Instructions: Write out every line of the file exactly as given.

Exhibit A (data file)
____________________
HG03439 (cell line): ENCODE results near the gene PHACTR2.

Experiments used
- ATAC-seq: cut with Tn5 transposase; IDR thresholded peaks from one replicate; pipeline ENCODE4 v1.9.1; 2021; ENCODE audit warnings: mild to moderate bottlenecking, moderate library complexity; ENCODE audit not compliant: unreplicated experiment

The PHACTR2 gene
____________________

HG03439 (cell line): ENCODE results near the gene PHACTR2.

Experiments used
- ATAC-seq: cut with Tn5 transposase; IDR thresholded peaks from one replicate; pipeline ENCODE4 v1.9.1; 2021; ENCODE audit warnings: mild to moderate bottlenecking, moderate library complexity; ENCODE audit not compliant: unreplicated experiment

The PHACTR2 gene